November 3, 2018 is the thirty-third anniversary of the 1985 television miniseries North and South.
North and South told the story of George Hazard (James Read) and Orry Main (Patrick Swayze), two young men from the north and south respectively who meet approximately twenty years before the Civil War, attend the military academy at West Point and develop a life-long friendship that is tested due to the changing climate of the country and their differences because of their individual beliefs and values from how they were raised.
I remember eagerly anticipating watching North and South on that Sunday night in 1985.
I was a twenty year old history buff who enjoyed previous ABC Novels for Television, in particular The Thorn Birds. I have always loved sweeping sagas that span years and/or generations. And John Jakes is a prolific writer and masterful story teller who is skilled at taking real life historical events and placing his characters in the thick of the action by having them interact with well known persons of the time. In The Bastard, Phillip Kent takes part in the drama leading up to the American Revolution and meets John Adams and Paul Revere to name a few. North and South was no different. The two protagonists one from the North and the other from the South develop a lifelong bond of friendship that endures the changing times and the differences in their beliefs due to their upbringing. George Hazard (James Read) and Orry Main’s (Patrick Swayze) time at the military academy at West Point offers them the chance to meet future Civil War generals Stonewall Jackson and Ulysses S. Grant.
I feel North and South is the greatest miniseries ever made; it is my favorite movie of all time. But what is it about North and South that has cemented its place in my heart for thirty three years? I admit a large part of the affection is due to the fact it represents a happier time in my life. I was young and optimistic, my mom was alive and the world was a safer place. The other reasons have to do with the production itself. Let’s take a look at the reasons why North and South is my favorite miniseries.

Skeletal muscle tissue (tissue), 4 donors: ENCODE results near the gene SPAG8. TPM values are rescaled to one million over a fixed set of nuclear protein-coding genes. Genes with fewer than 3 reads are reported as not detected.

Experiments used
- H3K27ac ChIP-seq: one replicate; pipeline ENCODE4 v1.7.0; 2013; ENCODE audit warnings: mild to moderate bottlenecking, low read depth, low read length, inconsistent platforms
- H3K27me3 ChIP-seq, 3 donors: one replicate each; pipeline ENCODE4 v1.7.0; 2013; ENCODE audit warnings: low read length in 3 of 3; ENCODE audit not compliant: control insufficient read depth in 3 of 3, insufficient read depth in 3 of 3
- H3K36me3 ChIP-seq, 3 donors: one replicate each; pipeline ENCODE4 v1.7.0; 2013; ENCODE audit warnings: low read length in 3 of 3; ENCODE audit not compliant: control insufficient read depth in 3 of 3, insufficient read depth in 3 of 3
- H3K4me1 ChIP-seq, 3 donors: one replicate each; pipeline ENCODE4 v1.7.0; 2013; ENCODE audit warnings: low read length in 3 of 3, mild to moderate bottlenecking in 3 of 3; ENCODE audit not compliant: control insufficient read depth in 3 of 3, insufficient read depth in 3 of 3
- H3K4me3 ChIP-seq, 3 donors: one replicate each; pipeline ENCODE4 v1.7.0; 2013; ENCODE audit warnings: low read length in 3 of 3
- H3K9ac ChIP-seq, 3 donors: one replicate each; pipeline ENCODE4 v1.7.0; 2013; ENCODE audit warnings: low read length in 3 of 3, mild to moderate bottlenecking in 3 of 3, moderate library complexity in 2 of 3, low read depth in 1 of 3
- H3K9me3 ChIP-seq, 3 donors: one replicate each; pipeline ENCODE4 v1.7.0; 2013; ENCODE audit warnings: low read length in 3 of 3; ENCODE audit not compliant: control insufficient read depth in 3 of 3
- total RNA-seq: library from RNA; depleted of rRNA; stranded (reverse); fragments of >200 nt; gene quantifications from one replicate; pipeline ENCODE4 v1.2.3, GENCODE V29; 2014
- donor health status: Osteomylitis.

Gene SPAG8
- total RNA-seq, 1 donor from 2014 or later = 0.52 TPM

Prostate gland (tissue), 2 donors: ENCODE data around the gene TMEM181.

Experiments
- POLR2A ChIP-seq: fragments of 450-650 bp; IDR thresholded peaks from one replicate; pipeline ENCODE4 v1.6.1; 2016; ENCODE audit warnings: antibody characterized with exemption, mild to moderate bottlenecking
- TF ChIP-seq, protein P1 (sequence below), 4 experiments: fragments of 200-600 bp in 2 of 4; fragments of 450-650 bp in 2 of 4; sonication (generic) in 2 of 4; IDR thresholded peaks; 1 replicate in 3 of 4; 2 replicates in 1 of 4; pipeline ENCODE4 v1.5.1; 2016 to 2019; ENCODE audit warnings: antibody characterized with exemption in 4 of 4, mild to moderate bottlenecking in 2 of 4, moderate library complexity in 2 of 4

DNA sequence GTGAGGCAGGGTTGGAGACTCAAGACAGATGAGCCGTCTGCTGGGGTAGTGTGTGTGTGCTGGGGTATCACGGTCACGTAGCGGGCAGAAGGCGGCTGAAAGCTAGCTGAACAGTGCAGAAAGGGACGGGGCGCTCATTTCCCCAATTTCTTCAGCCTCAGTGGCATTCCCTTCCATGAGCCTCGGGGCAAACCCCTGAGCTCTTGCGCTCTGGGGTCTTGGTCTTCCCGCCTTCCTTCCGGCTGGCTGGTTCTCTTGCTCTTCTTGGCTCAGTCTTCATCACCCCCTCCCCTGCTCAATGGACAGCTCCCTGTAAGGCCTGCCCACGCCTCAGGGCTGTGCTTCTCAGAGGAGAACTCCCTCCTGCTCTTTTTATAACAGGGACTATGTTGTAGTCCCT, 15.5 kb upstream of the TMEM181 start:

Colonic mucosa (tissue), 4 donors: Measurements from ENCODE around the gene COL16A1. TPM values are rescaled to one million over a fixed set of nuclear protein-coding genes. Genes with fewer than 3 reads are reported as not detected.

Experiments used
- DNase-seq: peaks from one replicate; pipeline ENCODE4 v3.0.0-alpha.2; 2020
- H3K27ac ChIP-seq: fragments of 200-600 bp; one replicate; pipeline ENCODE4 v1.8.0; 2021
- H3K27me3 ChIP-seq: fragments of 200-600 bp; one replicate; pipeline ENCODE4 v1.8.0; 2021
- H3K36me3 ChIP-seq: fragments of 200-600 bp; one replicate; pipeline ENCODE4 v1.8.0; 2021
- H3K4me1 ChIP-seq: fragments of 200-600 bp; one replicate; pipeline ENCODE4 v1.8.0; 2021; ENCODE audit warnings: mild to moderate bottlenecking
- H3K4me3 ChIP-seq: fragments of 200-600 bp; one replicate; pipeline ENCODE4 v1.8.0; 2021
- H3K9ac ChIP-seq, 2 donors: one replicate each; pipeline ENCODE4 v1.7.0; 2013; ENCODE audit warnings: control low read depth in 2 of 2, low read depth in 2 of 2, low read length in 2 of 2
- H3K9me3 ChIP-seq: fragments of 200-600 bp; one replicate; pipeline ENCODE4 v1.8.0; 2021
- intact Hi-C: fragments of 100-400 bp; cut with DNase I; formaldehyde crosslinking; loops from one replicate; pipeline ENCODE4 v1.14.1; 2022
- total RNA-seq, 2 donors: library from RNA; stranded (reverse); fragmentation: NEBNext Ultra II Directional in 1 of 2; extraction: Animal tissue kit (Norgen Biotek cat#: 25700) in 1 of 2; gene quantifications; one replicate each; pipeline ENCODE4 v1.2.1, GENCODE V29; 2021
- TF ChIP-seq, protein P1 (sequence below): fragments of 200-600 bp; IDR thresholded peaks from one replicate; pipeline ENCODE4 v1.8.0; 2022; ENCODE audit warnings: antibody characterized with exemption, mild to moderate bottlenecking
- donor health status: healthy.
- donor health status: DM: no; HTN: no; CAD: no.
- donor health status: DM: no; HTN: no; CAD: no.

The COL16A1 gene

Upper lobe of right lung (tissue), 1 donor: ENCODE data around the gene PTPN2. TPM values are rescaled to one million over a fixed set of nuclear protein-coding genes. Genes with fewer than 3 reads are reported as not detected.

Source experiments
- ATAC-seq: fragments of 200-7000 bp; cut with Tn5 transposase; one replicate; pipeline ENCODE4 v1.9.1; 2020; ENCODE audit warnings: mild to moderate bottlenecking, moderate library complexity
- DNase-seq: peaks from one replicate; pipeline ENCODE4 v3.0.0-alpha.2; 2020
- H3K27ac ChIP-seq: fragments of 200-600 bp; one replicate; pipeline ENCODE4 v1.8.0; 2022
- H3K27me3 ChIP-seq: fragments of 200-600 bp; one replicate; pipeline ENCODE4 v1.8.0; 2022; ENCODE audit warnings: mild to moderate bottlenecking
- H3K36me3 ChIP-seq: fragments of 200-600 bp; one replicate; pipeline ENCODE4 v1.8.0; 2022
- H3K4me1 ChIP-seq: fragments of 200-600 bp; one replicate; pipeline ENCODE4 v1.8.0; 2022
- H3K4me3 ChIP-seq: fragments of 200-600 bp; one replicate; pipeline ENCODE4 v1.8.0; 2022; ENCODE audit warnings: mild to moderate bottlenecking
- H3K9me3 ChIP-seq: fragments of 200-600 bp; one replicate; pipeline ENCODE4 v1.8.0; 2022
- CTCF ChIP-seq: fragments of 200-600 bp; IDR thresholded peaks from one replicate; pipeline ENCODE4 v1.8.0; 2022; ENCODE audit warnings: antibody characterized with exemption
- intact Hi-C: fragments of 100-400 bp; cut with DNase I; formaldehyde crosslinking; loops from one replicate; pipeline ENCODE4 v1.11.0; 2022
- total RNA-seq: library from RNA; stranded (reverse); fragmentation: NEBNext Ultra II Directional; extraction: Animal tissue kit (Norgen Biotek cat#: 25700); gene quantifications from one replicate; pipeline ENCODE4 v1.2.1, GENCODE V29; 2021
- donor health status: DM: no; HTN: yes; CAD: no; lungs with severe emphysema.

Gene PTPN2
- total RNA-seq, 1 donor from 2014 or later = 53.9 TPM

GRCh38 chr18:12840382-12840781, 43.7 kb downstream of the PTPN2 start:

- The opening score and soundtrack. As soon as the opening theme of North and South plays, it stirs powerful feelings within me. Composer Bill Conti is a master at creating a mood with his pieces. And with North and South’s music, Conti managed to convey a thrill for the characters and their story in the first few bars.
- The majestic scope of the production. With a large cast of major players as well as numerous extras, crew, props, costumes and locations, North and South was a breathtaking film that visually transported the viewer back to the 1860s. Everything was meticulously researched and executed to ensure authenticity. Oftentimes when watching a film, especially when it’s suppose to take place in a city, I’ve commented how fake it looked. I remember watching a particular television show where it’s setting was Philadelphia and as a native Philadelphian, I knew with certainty there was no way the place was Philadelphia. Even a small thing like a wrong prop could take you out of the time or setting. For me, North and South pulled off what it set out to do: Recreating antebellum north and south.
- Bringing Author John Jakes’ novel to life on television. One of the problems with watching a film based on a novel is how much better the book is than the movie and the comparisons of what is lacking between book and film is usually painfully obvious. The screenwriters who transformed Jakes’ novel to screenplay did a great job. Yes, there were changes (which unfortunately became obvious when North and South Book III aired in 1994)
- Casting. The casting of North and South was a major reason why the miniseries was so successful. Each actor brought magic to their characters through their performances. I can’t imagine anyone else playing Orry, George, Madeline, Ashton, Brett, Bent, Virgilia or Charles other than Patrick Swayze, James Read, Lesley-Anne Down, Terri Garber, Philip Casnoff, Kirstie Alley, Lewis Smith (sorry Kyle Chandler, but Lewis Smith WAS Charles for me).
- The message of love, family and loyalty North and South shows. No doubt about it, we are living in sad and scary times filled with fear, hatred and distrust. There have been many reports on the news of deadly shootings and unwarranted calls to the police. I often hear people talk about loving everybody. I don’t think we need to love everybody. But we do need to respect each other’s differences and treat each other with respect. Although Orry and George didn’t always agree with each other due to the differences in their upbringing, they cared for each other and worked towards not letting those differences tear them apart. That’s what we need to do as a country. Will it happen? I hope so…unfortunately, I don’t see it happening in my lifetime.
There you have it. North and South is my favorite miniseries and movie of all time. In my fifty-three years and with the countless number of films and television shows I’ve seen over the years, for me none has come close to North and South.
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